A recent survey launched by Real Research, an online survey app, reveals the public’s unease surrounding a Chinese swimming doping scandal. 23 elite athletes tested positive for a banned substance — a prescription heart drug that can enhance performance — before the 2021 Tokyo Olympics, yet were cleared to compete by Chinese authorities. While 66.68% were aware of the Chinese swimmers’ doping scandal, opinions remained divided on various aspects.

Here are the key findings of the survey report:

  • 59.76% found the Chinese explanation of tainted food believable in the Chinese swimmers’ doping scandal.
  • 55.38% advocated for suspension after positive tests, while 44.62% believed athletes could compete after being cleared.
  • 41.28%  believed WADA lacked fairness across countries in handling cases like the Chinese swimmers and the Russian figure skater.

Trust in Tainted Food Explanation?

The Chinese explanation – attributing the positive tests to unknowingly ingesting a small amount of the banned substance from a tainted food supply – left many (40.24%) unconvinced. Even so, the majority (59.76%) found it believable.

Figure 1: Whether the Chinese swimmers’ doping scandal explanations were believable or not

Stance on Doping

The survey results highlighted a divided opinion on how to handle doping offenses. While 55.38% advocate for a suspension of athletes who test positive, 44.62% believe athletes deserve a chance to compete after being cleared of wrongdoing.

Figure 2: Respondents’ stance on how to handle doping offenses

Trust in Anti-Doping Agencies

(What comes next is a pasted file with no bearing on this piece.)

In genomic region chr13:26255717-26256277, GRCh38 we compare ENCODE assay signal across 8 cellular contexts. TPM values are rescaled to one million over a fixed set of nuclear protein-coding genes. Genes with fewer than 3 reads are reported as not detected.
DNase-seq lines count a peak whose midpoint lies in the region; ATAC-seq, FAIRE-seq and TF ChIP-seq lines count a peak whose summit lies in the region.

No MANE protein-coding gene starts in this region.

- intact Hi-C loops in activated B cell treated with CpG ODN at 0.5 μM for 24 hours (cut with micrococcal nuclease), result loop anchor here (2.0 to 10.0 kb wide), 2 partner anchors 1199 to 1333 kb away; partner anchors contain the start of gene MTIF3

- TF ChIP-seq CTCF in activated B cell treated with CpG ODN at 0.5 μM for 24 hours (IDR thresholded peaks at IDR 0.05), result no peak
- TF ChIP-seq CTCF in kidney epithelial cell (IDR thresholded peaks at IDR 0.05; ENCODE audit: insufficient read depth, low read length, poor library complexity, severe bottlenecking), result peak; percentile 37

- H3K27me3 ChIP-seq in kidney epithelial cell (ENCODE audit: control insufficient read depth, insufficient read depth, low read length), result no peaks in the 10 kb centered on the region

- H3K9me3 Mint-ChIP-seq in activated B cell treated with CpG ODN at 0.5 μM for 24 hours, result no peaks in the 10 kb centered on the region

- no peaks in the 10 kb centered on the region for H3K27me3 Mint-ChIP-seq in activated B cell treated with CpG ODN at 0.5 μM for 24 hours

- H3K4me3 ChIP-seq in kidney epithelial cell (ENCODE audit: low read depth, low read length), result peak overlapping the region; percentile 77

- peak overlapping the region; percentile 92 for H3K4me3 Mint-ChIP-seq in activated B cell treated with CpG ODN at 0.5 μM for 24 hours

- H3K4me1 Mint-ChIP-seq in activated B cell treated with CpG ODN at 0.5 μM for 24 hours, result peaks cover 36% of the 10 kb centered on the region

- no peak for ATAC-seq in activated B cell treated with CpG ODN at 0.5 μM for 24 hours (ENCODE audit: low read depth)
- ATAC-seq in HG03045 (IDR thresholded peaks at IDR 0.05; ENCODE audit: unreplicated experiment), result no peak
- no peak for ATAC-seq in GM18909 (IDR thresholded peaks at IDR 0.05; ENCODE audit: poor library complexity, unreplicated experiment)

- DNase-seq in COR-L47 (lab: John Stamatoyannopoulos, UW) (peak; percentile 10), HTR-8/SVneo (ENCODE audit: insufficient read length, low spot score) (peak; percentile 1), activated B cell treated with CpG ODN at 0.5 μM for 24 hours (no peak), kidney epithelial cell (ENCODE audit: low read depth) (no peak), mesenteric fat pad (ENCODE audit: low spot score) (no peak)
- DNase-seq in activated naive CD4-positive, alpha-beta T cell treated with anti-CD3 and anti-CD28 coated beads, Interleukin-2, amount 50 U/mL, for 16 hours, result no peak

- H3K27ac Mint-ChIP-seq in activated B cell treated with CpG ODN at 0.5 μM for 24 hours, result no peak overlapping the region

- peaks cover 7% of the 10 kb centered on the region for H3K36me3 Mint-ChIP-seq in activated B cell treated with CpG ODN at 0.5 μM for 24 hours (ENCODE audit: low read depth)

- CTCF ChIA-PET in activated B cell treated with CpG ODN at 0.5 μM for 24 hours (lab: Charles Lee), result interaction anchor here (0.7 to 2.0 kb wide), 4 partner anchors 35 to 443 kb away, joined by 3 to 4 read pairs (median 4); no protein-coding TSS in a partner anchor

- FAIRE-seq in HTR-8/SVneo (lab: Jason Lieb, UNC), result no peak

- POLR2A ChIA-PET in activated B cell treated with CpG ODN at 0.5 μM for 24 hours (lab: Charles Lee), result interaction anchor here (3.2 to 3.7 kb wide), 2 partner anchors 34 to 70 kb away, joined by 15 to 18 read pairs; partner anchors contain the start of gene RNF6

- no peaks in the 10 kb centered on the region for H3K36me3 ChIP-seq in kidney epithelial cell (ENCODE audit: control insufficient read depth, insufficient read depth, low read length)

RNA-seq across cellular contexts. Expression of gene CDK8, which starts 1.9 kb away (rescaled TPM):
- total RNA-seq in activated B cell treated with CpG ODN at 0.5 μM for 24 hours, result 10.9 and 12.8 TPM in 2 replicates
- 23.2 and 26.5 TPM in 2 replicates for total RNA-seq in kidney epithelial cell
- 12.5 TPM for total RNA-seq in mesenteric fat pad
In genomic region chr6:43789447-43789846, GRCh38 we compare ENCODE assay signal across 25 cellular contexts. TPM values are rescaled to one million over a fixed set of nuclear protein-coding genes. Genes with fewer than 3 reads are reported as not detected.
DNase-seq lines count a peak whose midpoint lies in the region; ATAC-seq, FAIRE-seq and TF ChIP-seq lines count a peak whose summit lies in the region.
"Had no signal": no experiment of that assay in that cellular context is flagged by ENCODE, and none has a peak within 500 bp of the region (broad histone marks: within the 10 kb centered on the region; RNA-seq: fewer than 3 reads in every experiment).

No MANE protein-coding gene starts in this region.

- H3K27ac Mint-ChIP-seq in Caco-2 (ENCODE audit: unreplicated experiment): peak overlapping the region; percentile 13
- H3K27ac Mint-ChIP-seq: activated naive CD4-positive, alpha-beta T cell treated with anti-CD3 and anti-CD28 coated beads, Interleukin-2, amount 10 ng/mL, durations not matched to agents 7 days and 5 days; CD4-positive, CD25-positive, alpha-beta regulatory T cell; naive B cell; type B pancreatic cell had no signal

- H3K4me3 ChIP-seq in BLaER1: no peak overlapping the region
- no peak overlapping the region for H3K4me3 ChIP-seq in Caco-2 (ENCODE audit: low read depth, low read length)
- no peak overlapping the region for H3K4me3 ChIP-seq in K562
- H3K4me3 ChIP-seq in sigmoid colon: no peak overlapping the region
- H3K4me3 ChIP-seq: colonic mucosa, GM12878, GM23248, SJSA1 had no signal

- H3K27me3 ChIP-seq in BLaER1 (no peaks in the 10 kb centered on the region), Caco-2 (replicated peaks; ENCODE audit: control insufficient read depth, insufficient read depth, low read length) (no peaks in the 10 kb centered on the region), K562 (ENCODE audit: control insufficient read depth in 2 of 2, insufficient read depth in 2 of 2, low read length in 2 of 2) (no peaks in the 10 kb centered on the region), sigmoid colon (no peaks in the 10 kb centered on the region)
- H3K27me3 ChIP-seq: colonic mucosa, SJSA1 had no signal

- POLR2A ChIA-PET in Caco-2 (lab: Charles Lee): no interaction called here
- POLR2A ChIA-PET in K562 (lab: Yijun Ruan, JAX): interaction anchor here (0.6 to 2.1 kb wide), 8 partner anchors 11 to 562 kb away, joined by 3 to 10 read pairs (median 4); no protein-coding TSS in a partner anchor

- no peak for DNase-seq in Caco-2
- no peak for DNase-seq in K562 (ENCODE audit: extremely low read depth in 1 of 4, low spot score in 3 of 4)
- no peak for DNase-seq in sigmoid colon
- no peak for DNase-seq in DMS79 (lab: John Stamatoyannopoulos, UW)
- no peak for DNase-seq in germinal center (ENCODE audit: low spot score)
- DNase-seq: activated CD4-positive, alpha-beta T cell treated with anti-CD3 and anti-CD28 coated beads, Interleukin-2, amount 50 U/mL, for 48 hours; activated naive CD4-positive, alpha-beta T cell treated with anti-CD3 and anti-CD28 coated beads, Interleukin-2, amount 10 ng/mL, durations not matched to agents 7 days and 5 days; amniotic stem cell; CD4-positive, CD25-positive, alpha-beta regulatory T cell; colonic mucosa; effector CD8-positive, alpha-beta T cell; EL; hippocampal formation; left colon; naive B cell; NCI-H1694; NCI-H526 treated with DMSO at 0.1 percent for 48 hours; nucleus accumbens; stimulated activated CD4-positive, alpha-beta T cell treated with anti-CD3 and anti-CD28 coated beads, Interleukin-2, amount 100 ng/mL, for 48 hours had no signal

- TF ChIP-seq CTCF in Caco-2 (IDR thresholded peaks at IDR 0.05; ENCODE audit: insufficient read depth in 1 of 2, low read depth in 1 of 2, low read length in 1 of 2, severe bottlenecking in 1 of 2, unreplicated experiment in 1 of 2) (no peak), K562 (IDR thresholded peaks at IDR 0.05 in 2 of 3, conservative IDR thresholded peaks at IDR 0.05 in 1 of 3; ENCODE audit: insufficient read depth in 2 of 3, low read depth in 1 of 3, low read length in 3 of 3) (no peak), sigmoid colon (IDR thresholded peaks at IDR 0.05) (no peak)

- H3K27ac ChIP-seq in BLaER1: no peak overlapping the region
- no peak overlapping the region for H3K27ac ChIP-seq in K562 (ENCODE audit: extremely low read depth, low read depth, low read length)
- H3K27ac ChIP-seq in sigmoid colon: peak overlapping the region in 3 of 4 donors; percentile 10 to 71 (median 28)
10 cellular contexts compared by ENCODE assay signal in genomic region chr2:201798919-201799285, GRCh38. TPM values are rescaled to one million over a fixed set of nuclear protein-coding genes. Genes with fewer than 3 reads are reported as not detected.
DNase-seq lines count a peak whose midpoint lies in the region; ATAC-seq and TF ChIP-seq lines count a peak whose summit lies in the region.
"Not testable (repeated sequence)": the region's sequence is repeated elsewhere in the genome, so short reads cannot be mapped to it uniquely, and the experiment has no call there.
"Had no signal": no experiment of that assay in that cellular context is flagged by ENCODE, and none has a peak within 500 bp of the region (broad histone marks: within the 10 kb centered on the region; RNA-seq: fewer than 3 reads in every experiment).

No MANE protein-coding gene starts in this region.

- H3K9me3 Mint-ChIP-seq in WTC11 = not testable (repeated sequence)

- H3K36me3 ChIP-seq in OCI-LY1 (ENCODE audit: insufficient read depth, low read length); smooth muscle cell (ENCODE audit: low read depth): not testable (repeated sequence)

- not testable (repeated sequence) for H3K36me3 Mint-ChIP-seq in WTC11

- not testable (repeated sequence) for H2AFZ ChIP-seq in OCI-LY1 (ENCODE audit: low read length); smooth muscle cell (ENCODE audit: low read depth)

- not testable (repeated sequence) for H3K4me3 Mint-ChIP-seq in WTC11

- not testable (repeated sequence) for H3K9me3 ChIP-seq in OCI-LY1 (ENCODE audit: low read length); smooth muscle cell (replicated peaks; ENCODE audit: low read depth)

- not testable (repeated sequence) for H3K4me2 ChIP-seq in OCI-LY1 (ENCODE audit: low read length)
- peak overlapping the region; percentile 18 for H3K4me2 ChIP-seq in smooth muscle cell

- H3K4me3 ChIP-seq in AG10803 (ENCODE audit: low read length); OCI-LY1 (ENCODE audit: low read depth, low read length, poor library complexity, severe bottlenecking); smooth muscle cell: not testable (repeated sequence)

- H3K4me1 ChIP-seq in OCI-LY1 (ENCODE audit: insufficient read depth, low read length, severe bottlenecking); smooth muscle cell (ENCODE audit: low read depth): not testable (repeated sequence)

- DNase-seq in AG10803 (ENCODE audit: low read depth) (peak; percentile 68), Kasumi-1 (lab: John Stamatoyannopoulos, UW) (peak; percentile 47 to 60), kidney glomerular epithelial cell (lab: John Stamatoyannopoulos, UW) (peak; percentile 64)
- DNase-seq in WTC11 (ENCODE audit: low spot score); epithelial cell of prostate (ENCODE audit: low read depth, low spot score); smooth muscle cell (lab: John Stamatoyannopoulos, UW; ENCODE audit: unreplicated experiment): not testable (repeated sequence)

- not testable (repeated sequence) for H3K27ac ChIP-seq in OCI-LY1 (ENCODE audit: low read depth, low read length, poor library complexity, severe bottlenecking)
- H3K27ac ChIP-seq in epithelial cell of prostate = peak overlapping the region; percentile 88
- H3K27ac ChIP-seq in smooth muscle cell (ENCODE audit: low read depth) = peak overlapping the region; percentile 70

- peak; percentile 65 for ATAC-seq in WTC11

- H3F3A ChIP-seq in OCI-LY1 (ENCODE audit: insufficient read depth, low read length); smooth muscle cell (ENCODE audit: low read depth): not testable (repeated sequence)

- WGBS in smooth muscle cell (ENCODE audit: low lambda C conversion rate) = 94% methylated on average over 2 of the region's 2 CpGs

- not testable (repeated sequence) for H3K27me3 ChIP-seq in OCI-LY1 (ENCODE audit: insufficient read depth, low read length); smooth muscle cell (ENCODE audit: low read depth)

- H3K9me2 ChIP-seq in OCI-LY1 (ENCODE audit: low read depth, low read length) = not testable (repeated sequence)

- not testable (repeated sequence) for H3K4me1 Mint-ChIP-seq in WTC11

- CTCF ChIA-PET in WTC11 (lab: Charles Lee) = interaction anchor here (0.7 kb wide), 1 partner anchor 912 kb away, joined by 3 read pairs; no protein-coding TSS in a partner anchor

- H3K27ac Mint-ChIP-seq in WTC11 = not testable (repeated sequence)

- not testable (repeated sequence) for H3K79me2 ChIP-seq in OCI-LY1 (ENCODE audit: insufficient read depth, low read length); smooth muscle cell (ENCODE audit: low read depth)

The World Anti-Doping Agency’s (WADA) decision not to hold the swimmers accountable, citing a lack of evidence, further eroded public confidence. Despite 60.24% expressing some trust in international anti-doping agencies, a substantial number (29.76% with limited trust and 10% with no trust) question their effectiveness.

Read Also: Survey on the Doping Scandals During the Olympic Games

Inconsistent Application of Rules?

The perceived inconsistency in WADA’s actions compared to other cases like the Russian figure skater further fuels concerns, with 41.28% believing WADA is not fair across different countries. This further aligns with the strong agreement (68.68%) with calling the Chinese swimmers’ doping scandal a “betrayal of clean athletes.”

Figure 3: Respondents who agree with Travis Tygart’s statement

Additionally, a significant portion (58.46%) believe China’s pursuit of Olympic success could be compromising anti-doping efforts.


Survey TitleSurvey on the Chinese Swimmers’ Doping Scandal
DurationApril 25 – May 3, 2024
Number of Participants5,000
DemographicsMales and females, aged 21 to 99
Participating Countries Afghanistan, Algeria, Angola, Argentina, Armenia, Australia, Azerbaijan, Bahrain, Bangladesh, Belarus, Benin, Bolivia, Brazil, Brunei, Bulgaria, Burkina Faso, Cambodia, Cameroon, Canada, Chile, China, China (Hong Kong) China (Macao), China (Taiwan), Colombia, Costa Rica, Croatia, Czech Republic, Ecuador, Egypt, El Salvador, Ethiopia, Finland, France, Gambia, Georgia, Germany, Ghana, Greece, Greanada, Guatemala, Honduras, Hungary, India, Indonesia, Iraq, Ireland, Israel, Italy, Ivory Coast, Japan, Jordan, Kenya, Kuwait, Kyrgyzstan, Latvia, Lebanon, Libya, Lithuania, Malaysia, Maldives, Maluritania, Mexico, Moldova, Mongolia, Morocco, Mozambique, Myanmar [Burma], Namibia, Nepal, Nicaragua, Nigeria, Oman, Pakistan, Palestine, Panama, Peru, Philippines, Poland, Portugal, Qatar, Romania, Russia, Saudi Arabia, Serbia, Sierra Leone, Singapore, Slovakia, South Africa, South Korea, Spain, Sri Lanka, Tanzania, Thailand, Togo, Tunisia, Turkey, Turkmenistan, Uganda, Ukraine, United Arab Emirates, United Kingdom, United States, Uruguay, Uzbekistan, Venezuela, Vietnam, Yemen, Zimbabwe.